We Were Ready To Strike Pak Army Brigades Day After Balakot: Ex-Air Chief BS Dhanoa

''Since the PAF had targeted military installations on the 27th of February, the Pakistan Army had now become a legitimate target and had their strikes been successful, we would have put a considerable weight of attack on their forward brigades,'' former Air Chief Marshal BS Dhanoa said.

Ex-Air Force Chief BS Dhanoa said only specific elements of the Jaish terror infrastructure were targeted

Highlights

  • IAF was ready to target major Pak military formations:BS Dhanoa
  • He said only specific elements of Jaish infrastructure were targeted
  • 40 soldiers were killed in suicide attack in Pulwama on February 14
New Delhi:

In his first remarks since he retired earlier this year, former Air Chief Marshal BS Dhanoa has said that India was on the verge of escalating the conflict along the Line of Control (LoC) had the Pakistan Air Force (PAF) struck targets on Indian territory a day after the IAF strike on Balakot on February 26 this year.

''Since the PAF had targeted military installations on the 27th of February (a day after India struck the Jaish-e-Mohammed camp near Balakot), the Pakistan Army had now become a legitimate target and had their strikes been successful, we would have put a considerable weight of attack on their forward brigades,'' he said.

In other words, the Indian Air Force (IAF) was ready to escalate the conflict between India and Pakistan by targeting major Pakistani military formations, not just posts along the LoC, a scenario which could have resulted in open war between the two nuclear armed neighbours.

As it turned out, the Pakistani Air Force did not hit a single military target in the Rajouri-Poonch sector that it targeted despite launching precision guided bombs from their upgraded Mirage fighter aircraft. The Pakistan government has always claimed that the retaliatory attacks on February 27 were meant to demonstrate intent and capability, not an attempt to escalate tensions between India and Pakistan.

Neither was India ready to ''pick a fight'' with Pakistan when the Indian Air Force launched its February 26 attack on the Jaish-e-Mohammed terror camp in retaliation for the Pulwama terror attack on February 14, in which 40 Central Reserve Police Force (CRPF) soldiers were killed in a suicide bomb attack.

Speaking in public for the first time on the military options the Indian Air Force had available, Air Chief Marshal Dhanoa (retired) said the Air Force targeted only specific elements of the Jaish terror infrastructure. Had that not been the case, the Air Force had the option of using the far more potent BrahMos supersonic strike missile.  

''The Sukhoi 30-BrahMos combination and surface to surface BrahMos were operational. But the warhead size is large.  It was not a military target. It was not a kill all, destroy all mission,'' said the former Air Force chief.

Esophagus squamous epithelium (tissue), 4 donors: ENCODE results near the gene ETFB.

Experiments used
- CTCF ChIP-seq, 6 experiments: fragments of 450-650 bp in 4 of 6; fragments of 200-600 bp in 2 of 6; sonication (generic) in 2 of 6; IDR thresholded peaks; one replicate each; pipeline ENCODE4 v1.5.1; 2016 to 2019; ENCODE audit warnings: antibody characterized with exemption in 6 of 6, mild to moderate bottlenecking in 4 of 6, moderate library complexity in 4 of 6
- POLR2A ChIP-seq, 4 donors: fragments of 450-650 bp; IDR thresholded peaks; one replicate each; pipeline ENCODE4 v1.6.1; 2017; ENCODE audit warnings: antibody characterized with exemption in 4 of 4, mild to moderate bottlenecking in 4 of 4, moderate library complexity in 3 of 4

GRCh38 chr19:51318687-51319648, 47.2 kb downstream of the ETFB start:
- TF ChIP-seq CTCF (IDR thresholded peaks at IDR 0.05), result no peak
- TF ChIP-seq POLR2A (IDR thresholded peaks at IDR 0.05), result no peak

Speaking about the planning of the armed forces after the Pulwama terror attack, Air Chief Marshal Dhanoa, who retired on September 30 this year said, ''All three services gave an assurance that should it escalate, we are ready for it.''

Air Chief Marshal BS Dhanoa (retired) was speaking at the military literature festival in Chandigarh.

Balakot was specifically targeted since the Indian Air Force believed the Pakistani Air Force was ''not in the loop'' about the terror training activities at the facility.  

Had the PAF been informed, they would ''have definitely beefed up their terminal defences''. In other words, they would have deployed surface to air missile units to intercept any incoming Indian fighter jets.

Responding to reports that the Indian Air Force had missed it target when it launched Spice 2000 satellite guided bombs against the Jaish facility, Air Chief Marshal Dhanoa (Retired) claimed ''operational capability involved in our execution of the Balakot attacks and our intelligence capability cannot be compromised just to win a perception battle in the media.''  

International military observers, relying on satellite images available in public, have stated that there was no evidence of the Indian Air Force hitting its targets. The Indian Air Force for its part, has argued that the satellite imagery that these experts were relying on did not provide the resolution to detect the impact of the bunker-buster variant of the Spice 2000 bombs it had used, weapons that penetrate a certain depth before exploding, in the process killing human targets inside a building while not necessarily bringing down the entire structure.

''Initial assessment of international agencies relying on open source imagery were way off the mark,'' said the former Chief.  ''They didn't know our aim points and secondly, they didn't know the weapon that we have used,'' he added.

The former Indian Air Force Chief has also admitted that the Indian Air Force committed ''stupid mistakes'' when the Pakistani Air Force launched its retaliatory strikes against India a day after the Balakot strike.

''We could not impose significant costs on the PAF on the 27th of February,'' he said.

In the context of air battles in the subcontinent, Air Chief Marshal Dhanoa (retired) said ''technology matters''.

An Indian Air Force MiG-21 'Bison' commanded by Wing Commander Abhinandan Varthaman was shot down by an F-16 belonging to the Pakistani Air Force in the air battle along the LoC on February 27 after which Abhinandan Varthaman was taken into custody by Pakistani forces.  

Though the Wing Commander was able to shoot down a Pakistani F-16 moments before being downed himself, the Indian Air Force believes it was at an operational disadvantage vis-a-vis the Pakistani Air Force, which fired US-made AMRAAM missiles which outranged anything in service with the Indian Air Force's interceptors on that day. 

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